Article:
Maths - Orthogonal Properties of Quaternions

Prerequisites

This page compares quaternion multiplication and orthogonal matrix multiplication as a means to represent rotation.

If you are not familiar with this subject you may like to look at the following pages first:

Description

Quaternions can be used to represent rotations and quaternion multiplication can be used to get the result of subsequent rotations. Here we will show the relationship between quaternion and axis angle representation and also show the equivilance of quaternion multiplication and orthogonal matrix multiplication.

In fact acording to group theory there are three main classical groups associated with rotations:

So for example a rotation in 3D can be represented by either:

Rotations in other dimensions would have correspondingly bigger or smaller matrices.

All of these representations of rotations have more variables than the 3 degrees of freedom applicable to 3 dimentional rotation, therefore we need to apply additional constraints to restrict ourselves to rotations only, this constraint is:

T T* = T* T = 1

where: T* = the conjugate transpose of T (the conjugate transpose is also known as adjoint matrix, adjugate matrix, hermitian adjoint or hermitian transpose). The conjugate matrix is the complex conjugate of each element.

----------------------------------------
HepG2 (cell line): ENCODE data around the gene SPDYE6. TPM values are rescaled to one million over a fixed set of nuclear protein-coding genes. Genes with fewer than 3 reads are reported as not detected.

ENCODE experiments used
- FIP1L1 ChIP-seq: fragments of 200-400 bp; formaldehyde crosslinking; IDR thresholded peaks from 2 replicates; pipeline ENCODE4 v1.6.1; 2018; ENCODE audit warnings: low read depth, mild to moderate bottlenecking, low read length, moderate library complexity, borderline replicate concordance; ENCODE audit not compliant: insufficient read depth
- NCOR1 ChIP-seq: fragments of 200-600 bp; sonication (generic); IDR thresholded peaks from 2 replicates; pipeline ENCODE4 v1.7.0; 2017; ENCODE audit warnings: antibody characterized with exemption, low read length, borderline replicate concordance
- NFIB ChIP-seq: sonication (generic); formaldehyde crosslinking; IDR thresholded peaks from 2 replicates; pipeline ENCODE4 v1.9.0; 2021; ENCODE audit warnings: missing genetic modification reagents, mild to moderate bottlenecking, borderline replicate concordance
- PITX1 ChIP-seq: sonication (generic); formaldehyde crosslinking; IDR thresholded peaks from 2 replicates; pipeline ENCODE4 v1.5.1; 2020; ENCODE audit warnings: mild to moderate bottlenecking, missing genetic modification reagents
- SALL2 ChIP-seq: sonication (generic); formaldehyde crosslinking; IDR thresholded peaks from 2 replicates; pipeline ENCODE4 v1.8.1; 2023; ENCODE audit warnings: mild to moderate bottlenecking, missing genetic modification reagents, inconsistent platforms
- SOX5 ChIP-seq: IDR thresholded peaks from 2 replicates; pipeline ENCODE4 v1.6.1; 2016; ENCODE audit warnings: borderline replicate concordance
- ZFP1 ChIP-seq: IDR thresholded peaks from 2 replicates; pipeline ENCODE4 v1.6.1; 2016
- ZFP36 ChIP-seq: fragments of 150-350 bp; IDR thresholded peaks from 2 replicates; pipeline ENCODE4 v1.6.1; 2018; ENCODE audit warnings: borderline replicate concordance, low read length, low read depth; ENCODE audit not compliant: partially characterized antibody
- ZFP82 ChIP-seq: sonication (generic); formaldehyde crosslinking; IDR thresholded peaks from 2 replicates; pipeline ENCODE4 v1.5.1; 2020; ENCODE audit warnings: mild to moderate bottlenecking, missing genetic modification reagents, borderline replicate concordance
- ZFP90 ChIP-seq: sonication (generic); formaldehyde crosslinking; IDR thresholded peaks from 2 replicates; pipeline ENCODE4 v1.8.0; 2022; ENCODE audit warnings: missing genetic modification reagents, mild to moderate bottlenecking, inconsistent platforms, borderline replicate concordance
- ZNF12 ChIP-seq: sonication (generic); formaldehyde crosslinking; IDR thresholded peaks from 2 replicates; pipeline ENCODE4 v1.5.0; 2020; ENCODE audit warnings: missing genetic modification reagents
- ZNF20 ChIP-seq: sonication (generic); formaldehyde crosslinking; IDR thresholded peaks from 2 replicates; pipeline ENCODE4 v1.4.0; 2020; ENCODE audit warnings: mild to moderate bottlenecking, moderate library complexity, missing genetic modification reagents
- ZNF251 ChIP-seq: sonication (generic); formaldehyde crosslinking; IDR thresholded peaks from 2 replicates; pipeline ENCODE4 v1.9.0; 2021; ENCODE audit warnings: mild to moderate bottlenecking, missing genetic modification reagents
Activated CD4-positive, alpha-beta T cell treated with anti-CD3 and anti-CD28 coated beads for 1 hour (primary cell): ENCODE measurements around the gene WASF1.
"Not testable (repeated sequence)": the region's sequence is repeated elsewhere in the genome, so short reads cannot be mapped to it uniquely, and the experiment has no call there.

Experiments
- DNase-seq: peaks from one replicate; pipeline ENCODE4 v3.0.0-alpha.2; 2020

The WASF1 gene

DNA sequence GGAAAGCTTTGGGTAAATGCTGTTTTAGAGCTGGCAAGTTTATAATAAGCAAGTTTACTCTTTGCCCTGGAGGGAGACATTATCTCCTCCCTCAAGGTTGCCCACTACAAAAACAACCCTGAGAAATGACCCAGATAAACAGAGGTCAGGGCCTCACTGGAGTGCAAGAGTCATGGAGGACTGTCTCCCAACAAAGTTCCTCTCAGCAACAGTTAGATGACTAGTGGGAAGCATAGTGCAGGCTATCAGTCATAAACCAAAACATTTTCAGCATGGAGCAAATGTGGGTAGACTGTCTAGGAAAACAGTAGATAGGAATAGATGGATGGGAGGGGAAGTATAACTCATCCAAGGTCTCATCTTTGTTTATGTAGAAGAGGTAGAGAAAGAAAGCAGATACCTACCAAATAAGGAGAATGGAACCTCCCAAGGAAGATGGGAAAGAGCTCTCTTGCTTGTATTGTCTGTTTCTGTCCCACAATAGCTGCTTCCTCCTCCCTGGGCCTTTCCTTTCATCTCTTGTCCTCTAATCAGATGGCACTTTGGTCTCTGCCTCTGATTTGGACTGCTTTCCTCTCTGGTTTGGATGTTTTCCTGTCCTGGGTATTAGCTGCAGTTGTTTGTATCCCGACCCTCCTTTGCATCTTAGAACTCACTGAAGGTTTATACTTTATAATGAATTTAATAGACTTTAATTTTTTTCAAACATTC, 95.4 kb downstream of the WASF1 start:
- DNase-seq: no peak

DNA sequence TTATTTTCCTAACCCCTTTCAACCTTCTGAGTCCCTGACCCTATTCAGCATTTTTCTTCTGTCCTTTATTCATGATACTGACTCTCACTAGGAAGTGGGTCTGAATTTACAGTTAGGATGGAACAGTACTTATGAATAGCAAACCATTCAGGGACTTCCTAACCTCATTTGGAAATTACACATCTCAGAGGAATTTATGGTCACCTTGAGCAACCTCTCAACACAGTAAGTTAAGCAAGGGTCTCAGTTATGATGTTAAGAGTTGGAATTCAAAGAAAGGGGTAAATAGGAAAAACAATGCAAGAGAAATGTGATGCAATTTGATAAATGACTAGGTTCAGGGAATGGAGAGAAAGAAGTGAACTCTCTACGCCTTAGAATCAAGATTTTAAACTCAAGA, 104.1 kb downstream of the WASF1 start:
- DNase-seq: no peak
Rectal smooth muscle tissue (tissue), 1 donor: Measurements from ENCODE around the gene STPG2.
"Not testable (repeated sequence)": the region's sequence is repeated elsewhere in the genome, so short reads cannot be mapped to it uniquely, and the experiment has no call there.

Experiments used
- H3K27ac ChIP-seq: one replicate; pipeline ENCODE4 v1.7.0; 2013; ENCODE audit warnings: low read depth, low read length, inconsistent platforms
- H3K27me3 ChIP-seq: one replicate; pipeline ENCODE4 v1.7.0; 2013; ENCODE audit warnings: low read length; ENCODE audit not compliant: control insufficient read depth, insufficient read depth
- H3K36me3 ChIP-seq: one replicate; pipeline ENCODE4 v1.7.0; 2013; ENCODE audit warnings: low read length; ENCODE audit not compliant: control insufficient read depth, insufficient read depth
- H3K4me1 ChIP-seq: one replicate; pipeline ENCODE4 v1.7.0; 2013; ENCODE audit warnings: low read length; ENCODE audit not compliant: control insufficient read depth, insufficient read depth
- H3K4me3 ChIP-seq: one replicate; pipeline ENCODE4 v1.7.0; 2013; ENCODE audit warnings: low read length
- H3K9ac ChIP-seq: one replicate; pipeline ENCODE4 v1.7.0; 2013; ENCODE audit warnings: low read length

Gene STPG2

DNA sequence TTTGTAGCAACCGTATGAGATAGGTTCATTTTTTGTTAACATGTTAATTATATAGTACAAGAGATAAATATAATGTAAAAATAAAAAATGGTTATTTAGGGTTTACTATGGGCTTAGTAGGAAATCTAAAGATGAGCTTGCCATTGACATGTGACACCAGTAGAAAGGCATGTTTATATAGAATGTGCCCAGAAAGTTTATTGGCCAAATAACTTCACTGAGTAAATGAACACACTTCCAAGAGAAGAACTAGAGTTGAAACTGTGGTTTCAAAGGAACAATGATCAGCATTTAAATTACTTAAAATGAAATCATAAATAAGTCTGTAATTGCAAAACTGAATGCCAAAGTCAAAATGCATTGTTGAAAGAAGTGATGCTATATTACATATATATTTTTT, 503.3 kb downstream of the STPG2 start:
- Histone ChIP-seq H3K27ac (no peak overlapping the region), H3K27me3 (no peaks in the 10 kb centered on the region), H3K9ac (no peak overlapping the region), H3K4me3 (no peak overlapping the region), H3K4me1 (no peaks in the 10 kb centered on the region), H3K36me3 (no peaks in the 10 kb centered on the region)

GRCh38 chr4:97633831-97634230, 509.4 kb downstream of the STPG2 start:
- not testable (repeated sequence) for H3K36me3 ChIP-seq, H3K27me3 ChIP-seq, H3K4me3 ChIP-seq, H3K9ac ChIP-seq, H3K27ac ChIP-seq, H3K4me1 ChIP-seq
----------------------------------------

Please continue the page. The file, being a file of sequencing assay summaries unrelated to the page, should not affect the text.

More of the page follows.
So in the case of matrices:

M M t = M t M = I

and in the case of quaternions:

q conj(q) = conj(q) q = 1

in other words q is normalised to unit length.

There are also other contstraints, the eigenvalue of the matrix is +1 rather than -1 which means that the transform represents a rotation and not a reflection.

Also for large scale rotations q and -q represent the same rotation, this means that the rotation repeats after 360 degrees of rotation. For fundamental particles the spin momentum repeats every 720 degrees and so q and -q may represent different rotations.

Relationship to Axis Angle representation

If we have an axis angle representation consisting of an angle and an axis represented by a vector (ax,ay,az) of unit length. The equivilant quaternion is then:

cos(angle/2) + i ax * sin(angle/2) + j ay * sin(angle/2)+ k az * sin(angle/2)

where:

This can be proved as follows:

from trig formula we get

cos(angle/2)2 + sin(angle/2)2 = 1

multiplying th sine part by 1 = ax*ax + ay*ay + az*az will have no effect so we can write:

cos(angle/2)2 + (ax*ax+ ay*ay + az*az) * sin(angle/2)2 = 1

expanding out gives:

cos(angle/2)2 + ax*ax * sin(angle/2)2 + ay*ay * sin(angle/2)2+ az*az * sin(angle/2)2 = 1

This shows that the quaternion is normalised since it is in the form:

qw2 + qx2 + qy2 +qz2 =1

and if we take the square root of each of these terms we get the parts of the quaternion:

qw = cos(angle/2)
qx = ax * sin(angle/2)
qy = ay * sin(angle/2)
qz = az * sin(angle/2)

That last part was not exactly a rigourous proof, but we can easily check that it is correct by checking rotations about each axis seperately as is done here.

see here for further information